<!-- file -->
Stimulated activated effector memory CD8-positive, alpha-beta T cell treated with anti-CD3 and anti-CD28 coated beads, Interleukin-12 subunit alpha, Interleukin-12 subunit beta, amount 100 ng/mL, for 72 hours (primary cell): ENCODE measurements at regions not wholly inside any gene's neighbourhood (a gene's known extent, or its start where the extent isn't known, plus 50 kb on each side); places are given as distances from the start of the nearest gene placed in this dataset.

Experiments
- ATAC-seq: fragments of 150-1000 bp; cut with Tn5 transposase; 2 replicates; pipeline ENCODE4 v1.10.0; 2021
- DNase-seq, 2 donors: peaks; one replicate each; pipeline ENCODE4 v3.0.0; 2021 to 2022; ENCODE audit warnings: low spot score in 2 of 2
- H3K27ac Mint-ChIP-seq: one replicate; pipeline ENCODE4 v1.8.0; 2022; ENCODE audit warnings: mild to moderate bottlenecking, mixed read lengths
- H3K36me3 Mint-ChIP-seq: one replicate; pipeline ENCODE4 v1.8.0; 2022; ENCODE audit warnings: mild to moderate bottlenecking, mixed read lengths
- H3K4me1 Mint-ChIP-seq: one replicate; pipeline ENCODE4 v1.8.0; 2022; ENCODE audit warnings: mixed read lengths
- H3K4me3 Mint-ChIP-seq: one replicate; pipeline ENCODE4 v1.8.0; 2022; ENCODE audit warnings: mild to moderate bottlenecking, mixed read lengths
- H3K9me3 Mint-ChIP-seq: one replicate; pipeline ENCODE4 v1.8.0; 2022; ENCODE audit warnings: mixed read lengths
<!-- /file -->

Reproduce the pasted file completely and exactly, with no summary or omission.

Stimulated activated effector memory CD8-positive, alpha-beta T cell treated with anti-CD3 and anti-CD28 coated beads, Interleukin-12 subunit alpha, Interleukin-12 subunit beta, amount 100 ng/mL, for 72 hours (primary cell): ENCODE measurements at regions not wholly inside any gene's neighbourhood (a gene's known extent, or its start where the extent isn't known, plus 50 kb on each side); places are given as distances from the start of the nearest gene placed in this dataset.

Experiments
- ATAC-seq: fragments of 150-1000 bp; cut with Tn5 transposase; 2 replicates; pipeline ENCODE4 v1.10.0; 2021
- DNase-seq, 2 donors: peaks; one replicate each; pipeline ENCODE4 v3.0.0; 2021 to 2022; ENCODE audit warnings: low spot score in 2 of 2
- H3K27ac Mint-ChIP-seq: one replicate; pipeline ENCODE4 v1.8.0; 2022; ENCODE audit warnings: mild to moderate bottlenecking, mixed read lengths
- H3K36me3 Mint-ChIP-seq: one replicate; pipeline ENCODE4 v1.8.0; 2022; ENCODE audit warnings: mild to moderate bottlenecking, mixed read lengths
- H3K4me1 Mint-ChIP-seq: one replicate; pipeline ENCODE4 v1.8.0; 2022; ENCODE audit warnings: mixed read lengths
- H3K4me3 Mint-ChIP-seq: one replicate; pipeline ENCODE4 v1.8.0; 2022; ENCODE audit warnings: mild to moderate bottlenecking, mixed read lengths
- H3K9me3 Mint-ChIP-seq: one replicate; pipeline ENCODE4 v1.8.0; 2022; ENCODE audit warnings: mixed read lengths